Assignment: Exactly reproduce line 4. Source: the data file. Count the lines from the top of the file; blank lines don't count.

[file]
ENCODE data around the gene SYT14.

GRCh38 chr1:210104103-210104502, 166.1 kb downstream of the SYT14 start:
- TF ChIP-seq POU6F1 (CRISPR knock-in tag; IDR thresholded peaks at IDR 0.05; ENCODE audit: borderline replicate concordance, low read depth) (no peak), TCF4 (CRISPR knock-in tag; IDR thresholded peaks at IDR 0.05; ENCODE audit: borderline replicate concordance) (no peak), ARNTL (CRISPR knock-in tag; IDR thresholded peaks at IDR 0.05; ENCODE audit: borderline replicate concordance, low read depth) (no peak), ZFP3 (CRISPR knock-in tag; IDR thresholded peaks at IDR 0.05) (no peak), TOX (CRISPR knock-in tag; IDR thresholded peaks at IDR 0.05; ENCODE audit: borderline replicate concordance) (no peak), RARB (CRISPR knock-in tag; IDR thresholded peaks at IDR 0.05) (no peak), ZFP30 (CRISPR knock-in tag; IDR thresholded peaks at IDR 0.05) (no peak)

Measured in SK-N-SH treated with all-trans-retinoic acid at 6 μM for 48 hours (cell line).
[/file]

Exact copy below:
Measured in SK-N-SH treated with all-trans-retinoic acid at 6 μM for 48 hours (cell line).